One of the reasons I chose the title of Hermit City for this site is that I’m interested in the possibilities of the city as a place to live. As I wrote in my journal on my walk across Japan: “The best place for a human being to live is in a well-designed city. I can’t wait to find one.”
Living in a city, I miss the interaction with wildlife that walking in the wild brings. One of the hardest parts of living in China for me was the almost complete absence of animal life in the city, even sparrows or insects. I count myself quite lucky in Brisbane to have a wide range of insect and birdlife outside my window, along with mammals like possums and bats at night. But urban design has a way to go before cities are fully integrated with the landscape, as our recent floods attest.
I’ve always been the one in the office (sometimes the only one) to have a plant on my desk, and my homes have been described–quite inaccurately I might add–as a “jungle”. Research has established the psychological benefits of looking at plants, not only for reducing stress, but also improving cognitive performance. Greater biodiversity seems to enhance the psychological benefits of exposure. So I feel on pretty sure ground with that preference. Having plants and animals around helps me think.
It seems only natural, then, to include sightings of plants and animals among the digital alleys of Hermit City. It was an interesting year:
- The exceedingly rare saola, or “Asian Unicorn”, is still hanging on in the thick forests of Laos. Unphotographed since 1999, this specimen unfortunately died due to the trauma of capture.
- Scientists finally identified the true colours of a dinosaur. Sinosauropteryx was russet, with orange and white stripes.
- Breeding tigers spotted above the treeline in the Himalayas! (video) Only a thousand breeding females are thought to remain on the planet.
- Cemeteries are becoming important refuges for endangered plants and insects.
- A pair of baby albino kookaburras were found in Ravenshoe, Qld after a storm.
- At least five Peruvian children died after being bitten by rabid vampire bats.
- You can now buy domesticated Siberian foxes and have them shipped to your US address. Hard times have forced the Russian Institute of Cytology and Genetics to make some money out of Dmitri Belyaev’s classic domestication study. Selecting only for friendliness to humans, Belyaev quickly produced barking foxes with spotted coats, floppy ears, and curled, wagging tails.
- This is a fascinating article on Moscow’s stray dogs, some of whom have learned to catch the metro.
- More evidence emerged that plants make use of quantum coherence in photosynthesis.
- A rogue wombat attacked Mr Kringle (and was subsequently axed to death).
- In the wake of the Haiti earthquake, several wolf-men, or loup-garous, were lynched for stealing and eating babies and young children.
- Good news: frogs are at last developing resistance to the deadly chytrid fungus.
- This Brazilian treehopper is possibly the most bizarre-looking creature I’ve ever seen.
- The Smithsonian Magazine described the “discovery” of the kipunji, a handsome monkey well-known to local Tanzanian hunters but initially dismissed by scientists as imaginary.
- An entirely new animal phylum was discovered. When you recall that a phylum is a broad enough taxonomic division to include all vertebrates (Phylum Chordata) that is really something. The fantastically named Symbion pandora is a species which lives only on the mouthparts of lobsters and has a complex life cycle involving Pandora larvae, Prometheus larvae, females, and dwarf males.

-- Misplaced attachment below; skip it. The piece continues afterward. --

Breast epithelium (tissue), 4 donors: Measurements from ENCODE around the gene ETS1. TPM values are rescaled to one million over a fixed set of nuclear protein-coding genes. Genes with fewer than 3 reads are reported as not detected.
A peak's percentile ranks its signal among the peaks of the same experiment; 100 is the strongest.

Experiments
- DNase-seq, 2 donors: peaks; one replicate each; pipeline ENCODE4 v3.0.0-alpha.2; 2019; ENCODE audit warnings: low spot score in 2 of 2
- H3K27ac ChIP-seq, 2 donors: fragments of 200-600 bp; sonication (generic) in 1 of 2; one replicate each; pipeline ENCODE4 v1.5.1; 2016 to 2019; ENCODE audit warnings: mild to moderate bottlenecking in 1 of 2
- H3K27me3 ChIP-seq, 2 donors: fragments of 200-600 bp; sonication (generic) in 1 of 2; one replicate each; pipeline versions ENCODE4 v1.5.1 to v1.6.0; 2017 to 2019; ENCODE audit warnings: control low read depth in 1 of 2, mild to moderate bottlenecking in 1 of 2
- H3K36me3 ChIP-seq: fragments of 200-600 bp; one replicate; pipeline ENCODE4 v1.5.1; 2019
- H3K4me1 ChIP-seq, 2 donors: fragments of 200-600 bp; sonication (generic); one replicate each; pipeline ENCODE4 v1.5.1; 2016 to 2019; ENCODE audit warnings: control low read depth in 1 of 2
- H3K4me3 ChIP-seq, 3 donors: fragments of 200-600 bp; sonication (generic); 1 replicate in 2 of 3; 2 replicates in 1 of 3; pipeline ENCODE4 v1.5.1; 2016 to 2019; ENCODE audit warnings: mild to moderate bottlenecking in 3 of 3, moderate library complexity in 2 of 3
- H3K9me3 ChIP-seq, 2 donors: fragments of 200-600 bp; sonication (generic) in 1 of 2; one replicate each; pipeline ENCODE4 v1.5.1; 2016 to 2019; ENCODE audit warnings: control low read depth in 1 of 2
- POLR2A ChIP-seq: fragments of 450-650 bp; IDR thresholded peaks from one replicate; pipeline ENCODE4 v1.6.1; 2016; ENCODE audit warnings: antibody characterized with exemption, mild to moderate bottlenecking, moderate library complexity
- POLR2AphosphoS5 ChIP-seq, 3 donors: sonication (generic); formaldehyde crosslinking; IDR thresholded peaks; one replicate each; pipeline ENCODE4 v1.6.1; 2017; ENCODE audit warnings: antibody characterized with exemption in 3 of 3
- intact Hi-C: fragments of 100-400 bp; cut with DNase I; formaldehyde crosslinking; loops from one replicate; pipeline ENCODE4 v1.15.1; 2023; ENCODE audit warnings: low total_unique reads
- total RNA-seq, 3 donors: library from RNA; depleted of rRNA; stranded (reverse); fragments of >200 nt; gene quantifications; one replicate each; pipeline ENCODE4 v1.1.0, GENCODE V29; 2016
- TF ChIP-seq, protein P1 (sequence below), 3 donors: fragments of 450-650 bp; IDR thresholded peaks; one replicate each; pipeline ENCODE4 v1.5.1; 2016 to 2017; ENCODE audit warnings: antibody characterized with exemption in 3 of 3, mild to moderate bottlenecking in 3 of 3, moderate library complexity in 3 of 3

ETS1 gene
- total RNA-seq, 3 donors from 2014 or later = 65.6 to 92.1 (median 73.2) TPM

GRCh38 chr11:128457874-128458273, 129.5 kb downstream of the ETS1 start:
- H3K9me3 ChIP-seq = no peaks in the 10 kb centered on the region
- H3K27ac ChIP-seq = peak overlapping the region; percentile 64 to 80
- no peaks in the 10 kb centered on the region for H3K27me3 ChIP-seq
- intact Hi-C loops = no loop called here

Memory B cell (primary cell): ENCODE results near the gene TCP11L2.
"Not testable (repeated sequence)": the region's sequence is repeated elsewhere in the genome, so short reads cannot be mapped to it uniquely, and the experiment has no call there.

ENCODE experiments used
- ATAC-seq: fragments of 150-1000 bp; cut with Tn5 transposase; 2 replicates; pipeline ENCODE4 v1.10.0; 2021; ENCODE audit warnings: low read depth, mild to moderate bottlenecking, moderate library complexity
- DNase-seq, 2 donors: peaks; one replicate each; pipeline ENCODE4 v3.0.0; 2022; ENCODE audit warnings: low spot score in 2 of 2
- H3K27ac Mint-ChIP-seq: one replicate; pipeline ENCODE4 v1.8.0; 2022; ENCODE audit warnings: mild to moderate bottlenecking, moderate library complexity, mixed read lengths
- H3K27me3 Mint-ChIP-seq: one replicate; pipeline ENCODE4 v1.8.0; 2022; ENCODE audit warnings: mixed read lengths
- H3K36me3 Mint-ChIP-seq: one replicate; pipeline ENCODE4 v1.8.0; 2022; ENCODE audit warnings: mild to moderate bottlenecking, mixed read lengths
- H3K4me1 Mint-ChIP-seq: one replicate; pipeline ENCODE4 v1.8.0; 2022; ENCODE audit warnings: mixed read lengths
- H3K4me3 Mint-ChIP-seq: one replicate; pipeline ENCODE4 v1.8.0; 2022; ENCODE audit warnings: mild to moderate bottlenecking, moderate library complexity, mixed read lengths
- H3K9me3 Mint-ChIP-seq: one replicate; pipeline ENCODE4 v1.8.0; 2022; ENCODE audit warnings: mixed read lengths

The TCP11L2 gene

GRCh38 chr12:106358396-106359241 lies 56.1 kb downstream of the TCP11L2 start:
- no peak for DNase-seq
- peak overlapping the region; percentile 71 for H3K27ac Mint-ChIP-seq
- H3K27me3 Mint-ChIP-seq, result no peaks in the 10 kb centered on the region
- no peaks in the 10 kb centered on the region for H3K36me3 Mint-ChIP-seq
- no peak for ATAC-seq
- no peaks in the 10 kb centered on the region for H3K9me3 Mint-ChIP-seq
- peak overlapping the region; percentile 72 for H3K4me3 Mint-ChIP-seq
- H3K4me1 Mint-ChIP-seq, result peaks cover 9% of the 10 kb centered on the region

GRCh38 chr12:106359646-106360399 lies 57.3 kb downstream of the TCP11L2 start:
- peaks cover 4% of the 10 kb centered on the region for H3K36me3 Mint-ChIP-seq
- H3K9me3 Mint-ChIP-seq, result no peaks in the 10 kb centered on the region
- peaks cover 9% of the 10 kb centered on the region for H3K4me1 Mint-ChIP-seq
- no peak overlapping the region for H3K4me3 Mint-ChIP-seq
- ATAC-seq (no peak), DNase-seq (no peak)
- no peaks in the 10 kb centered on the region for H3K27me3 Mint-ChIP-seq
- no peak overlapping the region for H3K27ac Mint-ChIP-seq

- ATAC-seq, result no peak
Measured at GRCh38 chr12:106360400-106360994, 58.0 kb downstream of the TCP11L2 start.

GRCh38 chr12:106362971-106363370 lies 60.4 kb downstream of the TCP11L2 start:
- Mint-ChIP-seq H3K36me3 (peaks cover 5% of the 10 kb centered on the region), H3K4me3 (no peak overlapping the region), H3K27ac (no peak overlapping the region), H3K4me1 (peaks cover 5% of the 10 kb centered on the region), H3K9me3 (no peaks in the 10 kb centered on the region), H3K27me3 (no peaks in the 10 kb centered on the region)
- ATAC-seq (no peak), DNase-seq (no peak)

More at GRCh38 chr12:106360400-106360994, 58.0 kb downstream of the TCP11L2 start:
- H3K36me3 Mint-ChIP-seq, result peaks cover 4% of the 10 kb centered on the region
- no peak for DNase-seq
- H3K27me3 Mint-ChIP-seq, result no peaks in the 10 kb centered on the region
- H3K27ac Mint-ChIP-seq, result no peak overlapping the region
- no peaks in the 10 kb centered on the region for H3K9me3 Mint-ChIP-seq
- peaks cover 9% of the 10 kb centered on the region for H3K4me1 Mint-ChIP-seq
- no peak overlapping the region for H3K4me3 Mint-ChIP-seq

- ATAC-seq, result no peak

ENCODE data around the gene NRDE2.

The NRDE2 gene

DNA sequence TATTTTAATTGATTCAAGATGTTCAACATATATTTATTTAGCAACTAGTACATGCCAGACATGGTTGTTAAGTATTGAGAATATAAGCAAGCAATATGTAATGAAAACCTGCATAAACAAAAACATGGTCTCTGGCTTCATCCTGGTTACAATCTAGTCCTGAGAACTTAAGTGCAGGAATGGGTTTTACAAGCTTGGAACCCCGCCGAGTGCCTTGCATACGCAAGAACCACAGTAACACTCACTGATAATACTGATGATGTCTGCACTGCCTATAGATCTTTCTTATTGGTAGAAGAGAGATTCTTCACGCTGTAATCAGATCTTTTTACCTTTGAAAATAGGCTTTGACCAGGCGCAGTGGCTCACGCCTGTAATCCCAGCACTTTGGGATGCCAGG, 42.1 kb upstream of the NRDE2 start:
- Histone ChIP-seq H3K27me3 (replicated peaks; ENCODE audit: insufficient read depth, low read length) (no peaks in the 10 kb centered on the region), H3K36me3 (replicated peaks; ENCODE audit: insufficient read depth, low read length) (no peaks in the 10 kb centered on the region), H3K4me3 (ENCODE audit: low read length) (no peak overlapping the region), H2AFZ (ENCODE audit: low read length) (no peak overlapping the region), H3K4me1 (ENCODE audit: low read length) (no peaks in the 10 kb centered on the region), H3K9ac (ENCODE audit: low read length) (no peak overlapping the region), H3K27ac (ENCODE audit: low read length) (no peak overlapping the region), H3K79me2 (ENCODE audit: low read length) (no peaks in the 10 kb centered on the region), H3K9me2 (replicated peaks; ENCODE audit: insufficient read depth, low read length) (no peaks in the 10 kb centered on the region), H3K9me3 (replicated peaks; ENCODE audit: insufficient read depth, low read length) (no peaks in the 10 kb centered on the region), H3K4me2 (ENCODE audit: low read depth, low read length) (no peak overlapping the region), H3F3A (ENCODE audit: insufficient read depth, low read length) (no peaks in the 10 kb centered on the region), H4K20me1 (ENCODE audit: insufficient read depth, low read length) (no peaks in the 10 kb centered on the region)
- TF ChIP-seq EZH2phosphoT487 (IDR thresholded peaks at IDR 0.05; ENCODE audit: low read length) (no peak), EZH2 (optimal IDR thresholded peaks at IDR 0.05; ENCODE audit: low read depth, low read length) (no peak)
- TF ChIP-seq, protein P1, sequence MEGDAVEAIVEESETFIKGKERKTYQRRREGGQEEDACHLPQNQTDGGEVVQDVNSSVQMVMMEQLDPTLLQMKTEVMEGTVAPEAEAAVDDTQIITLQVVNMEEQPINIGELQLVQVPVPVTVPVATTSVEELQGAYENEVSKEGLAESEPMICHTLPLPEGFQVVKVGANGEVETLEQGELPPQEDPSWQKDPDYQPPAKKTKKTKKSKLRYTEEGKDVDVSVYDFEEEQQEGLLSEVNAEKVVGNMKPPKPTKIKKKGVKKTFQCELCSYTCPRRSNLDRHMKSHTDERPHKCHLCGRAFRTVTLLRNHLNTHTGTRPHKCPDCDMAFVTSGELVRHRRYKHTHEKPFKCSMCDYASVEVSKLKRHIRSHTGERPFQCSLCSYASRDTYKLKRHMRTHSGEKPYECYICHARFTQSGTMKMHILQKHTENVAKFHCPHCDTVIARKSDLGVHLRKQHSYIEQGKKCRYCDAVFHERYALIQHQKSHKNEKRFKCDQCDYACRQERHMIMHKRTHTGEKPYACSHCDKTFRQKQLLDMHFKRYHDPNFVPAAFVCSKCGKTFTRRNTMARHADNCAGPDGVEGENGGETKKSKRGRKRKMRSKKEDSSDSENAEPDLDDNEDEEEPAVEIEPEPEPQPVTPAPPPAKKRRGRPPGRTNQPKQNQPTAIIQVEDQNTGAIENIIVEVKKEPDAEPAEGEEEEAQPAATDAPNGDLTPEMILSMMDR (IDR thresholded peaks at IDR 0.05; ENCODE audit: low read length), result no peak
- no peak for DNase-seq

- Vale Paul the octopus, of 2010 World Cup fame, who is getting his own shrine. Paul correctly predicted the results of each of Germany’s seven matches, plus the final between Spain and the Netherlands. His wikipedia entry still holds precognition to be a likelier explanation than chance.
- Possibly the most overlooked story of the year was the revelation a third human co-existed and interbred with modern humans: the Denisovans. This news was on top of the sequencing of the Neanderthal genome, which showed that non-Africans share 1-4% of Neanderthal DNA; Neanderthals were most likely a sub-species of Homo sapiens rather than a separate species.
- Back from the dead: 34,000-year-old bacteria buried in salt in Death Valley was grown in the lab, taking two-and-a-half months to come out of hibernation.
- Also back from the dead is the secretive Bornean Bay Cat, feared extinct but recently photographed by camera traps deep in the northern highlands of Sarawak.
- More than 200 new species were discovered in the mountains of Papua New Guinea in 2009, it was announced. The tube-nosed bat looks particularly distinguished.
- Talk about being outfoxed: a Belarussian fox shot the hunter trying to kill it, escaping into the woods. True story.
- Rhacophorus vampyrus is the name of the newly discovered Vampire Flying Frog of Vietnam. You couldn’t make this stuff up.
- Aquarium employees initially did not believe a woman’s complaints that the phone had been eaten by the crocodile until it began ringing.
- Two words: paragliding vultures.
- And finally, my personal favourite: a frog photographed escaping the recent Brisbane floods by hitching a ride on a snake. May it have many tadpoles.
Got any sightings over the last 12 months that I missed? I’ll post more throughout the year, so be sure to send me any interesting links you come across.